Publication - Working Paper
How and under what circumstances can civic mobilisation improve local governance and service delivery? This project seeks to contribute to debates on this question through a multimethod analysis of a homestead land entitlement support program in rural Gaya District, Bihar.
Homestead land entitlement in much of the developing world represents a cornerstone on which inclusive growth heavily depends. Research suggests that entitlement incentivises poor households to invest more in livelihood activities and safer houses, and enables households to access finances and certain government services. Titles can protect households that would otherwise be vulnerable to threats of dispossession, threats that can drive down wages and depress the accountability of local government.
Since 1947, Bihar state laws have ostensibly guaranteed homestead land entitlement to all rural landless SC households in the state. Yet Bihar ranks second lowest in India in entitlement rates. The problem is particularly acute for Scheduled Caste (SC) households, 65 percent of whom remain untitled in Gaya District, the district with the highest SC population share and lowest rate of homestead entitlement in Bihar. Why do so many households remain untitled? What interventions best promote entitlement, and how do potential interventions ultimately affect livelihood and land security?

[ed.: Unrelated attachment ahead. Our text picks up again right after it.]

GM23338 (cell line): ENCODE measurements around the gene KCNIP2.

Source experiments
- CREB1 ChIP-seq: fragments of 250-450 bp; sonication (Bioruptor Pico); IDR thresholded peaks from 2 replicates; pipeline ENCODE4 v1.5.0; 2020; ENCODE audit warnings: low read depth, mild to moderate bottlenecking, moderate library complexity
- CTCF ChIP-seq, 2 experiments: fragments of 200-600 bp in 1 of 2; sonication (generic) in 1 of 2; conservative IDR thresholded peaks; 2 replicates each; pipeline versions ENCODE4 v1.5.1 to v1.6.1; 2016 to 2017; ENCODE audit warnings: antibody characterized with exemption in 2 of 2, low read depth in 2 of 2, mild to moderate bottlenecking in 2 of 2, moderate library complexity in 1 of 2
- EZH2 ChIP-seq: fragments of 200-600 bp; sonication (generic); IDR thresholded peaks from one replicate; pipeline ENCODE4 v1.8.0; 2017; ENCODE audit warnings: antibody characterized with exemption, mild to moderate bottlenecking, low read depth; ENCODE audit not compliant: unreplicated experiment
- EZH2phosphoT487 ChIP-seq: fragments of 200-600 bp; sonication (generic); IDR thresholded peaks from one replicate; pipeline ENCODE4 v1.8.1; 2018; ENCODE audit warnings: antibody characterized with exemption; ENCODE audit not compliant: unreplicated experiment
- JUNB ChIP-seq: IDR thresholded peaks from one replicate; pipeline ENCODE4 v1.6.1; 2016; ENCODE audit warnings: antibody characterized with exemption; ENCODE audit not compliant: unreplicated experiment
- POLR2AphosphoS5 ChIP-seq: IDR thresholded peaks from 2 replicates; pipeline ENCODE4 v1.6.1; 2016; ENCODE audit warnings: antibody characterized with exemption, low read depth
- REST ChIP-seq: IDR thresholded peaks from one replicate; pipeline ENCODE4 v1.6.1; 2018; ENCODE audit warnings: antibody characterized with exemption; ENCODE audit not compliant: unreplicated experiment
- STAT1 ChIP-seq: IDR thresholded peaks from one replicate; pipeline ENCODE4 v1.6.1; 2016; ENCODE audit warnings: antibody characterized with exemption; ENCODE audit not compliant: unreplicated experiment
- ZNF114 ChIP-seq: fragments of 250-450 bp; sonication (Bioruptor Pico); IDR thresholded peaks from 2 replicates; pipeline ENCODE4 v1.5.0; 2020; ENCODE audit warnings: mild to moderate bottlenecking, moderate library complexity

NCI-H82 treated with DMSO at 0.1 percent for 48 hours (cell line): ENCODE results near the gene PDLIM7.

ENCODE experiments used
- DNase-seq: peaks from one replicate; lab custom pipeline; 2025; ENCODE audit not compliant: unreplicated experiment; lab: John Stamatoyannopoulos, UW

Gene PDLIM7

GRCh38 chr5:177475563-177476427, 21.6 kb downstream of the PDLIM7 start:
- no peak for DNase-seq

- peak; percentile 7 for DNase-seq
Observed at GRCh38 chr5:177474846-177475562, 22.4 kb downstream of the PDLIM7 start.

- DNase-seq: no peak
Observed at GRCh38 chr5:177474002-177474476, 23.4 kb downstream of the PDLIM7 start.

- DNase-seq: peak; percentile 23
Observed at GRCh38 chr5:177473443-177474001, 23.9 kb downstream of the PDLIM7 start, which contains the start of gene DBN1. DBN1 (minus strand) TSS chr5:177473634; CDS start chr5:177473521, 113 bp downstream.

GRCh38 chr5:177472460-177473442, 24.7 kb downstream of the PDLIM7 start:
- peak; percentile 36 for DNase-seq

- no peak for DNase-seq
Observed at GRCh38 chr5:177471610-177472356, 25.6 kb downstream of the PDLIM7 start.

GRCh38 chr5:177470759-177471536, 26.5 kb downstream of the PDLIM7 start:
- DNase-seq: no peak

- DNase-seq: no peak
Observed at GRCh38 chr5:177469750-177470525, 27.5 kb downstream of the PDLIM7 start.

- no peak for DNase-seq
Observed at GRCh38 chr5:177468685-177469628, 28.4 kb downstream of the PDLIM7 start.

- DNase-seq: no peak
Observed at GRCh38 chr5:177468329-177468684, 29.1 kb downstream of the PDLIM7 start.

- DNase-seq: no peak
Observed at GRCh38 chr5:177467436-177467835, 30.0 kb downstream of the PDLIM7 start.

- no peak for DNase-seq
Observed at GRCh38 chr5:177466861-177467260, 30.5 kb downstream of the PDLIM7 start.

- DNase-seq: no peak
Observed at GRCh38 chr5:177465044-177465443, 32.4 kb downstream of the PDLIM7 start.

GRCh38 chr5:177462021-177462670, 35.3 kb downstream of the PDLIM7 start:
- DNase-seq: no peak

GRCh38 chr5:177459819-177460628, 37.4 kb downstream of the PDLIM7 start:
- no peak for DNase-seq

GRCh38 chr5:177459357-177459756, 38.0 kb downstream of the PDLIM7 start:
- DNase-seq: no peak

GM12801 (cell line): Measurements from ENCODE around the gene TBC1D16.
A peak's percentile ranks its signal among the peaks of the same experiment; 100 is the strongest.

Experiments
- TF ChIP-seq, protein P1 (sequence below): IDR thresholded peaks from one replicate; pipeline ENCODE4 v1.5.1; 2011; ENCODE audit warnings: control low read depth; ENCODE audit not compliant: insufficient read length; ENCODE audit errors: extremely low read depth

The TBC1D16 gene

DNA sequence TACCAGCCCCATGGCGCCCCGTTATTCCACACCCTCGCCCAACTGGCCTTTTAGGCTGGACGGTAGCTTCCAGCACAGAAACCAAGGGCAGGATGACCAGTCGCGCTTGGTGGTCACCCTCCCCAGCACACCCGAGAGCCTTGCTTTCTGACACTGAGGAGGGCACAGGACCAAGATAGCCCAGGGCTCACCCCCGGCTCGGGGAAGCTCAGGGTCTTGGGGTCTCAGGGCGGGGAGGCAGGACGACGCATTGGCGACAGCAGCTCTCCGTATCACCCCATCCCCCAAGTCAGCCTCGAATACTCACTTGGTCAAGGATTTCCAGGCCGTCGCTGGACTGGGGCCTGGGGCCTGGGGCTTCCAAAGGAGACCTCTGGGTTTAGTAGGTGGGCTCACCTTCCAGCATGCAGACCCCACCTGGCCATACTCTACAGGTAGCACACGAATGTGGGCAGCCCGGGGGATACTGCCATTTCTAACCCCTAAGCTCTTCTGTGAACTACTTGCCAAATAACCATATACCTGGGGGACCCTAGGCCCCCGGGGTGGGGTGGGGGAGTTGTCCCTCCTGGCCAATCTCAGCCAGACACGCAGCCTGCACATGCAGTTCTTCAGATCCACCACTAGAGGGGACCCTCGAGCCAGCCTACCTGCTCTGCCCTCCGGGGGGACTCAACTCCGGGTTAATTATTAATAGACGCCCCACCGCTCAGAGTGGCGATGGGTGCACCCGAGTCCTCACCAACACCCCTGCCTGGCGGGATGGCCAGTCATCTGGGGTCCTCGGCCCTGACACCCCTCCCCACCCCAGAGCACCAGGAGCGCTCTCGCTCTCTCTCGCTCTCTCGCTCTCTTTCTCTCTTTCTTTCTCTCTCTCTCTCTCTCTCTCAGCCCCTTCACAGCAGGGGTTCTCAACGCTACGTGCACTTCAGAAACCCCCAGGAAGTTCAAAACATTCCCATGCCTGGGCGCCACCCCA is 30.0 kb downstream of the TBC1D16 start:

For nearly a decade, the nongovernmental organisation Deshkal Society has conducted a homestead entitlement support program in Gaya District. In each target village, Deshkal Society trains SC households on entitlement procedures and assists them through the entitlement application process. The organisation forms community-based organisations (CBOs) composed of SC village residents to provide sustained assistance and advocacy in support of entitlement.
The present study evaluates Deshkal Society’s intervention with a research design composed of four components:
Discussions will be held with the intervention’s key frontline implementers.
Discussions will be held with government officials, civic leaders, activists, academics, and development practitioners.
While the study’s field experiment component will estimate the average causal effects of the intervention, the interviews and conflict case studies will seek to explain how and why the intervention gives rise to observed effects. This combination will allow us to develop empirically-grounded inferences about how government and NGOs can best protect the land rights of poor rural households. In exploring how CBOs mobilise on behalf of SC households, the study will generate insights on the challenges and opportunities associated with the use of community mobilization as a tool to improve governance more generally.
The project was extended into 2018. A final survey will be conducted in mid-2018 to estimate impact two years after the program’s onset.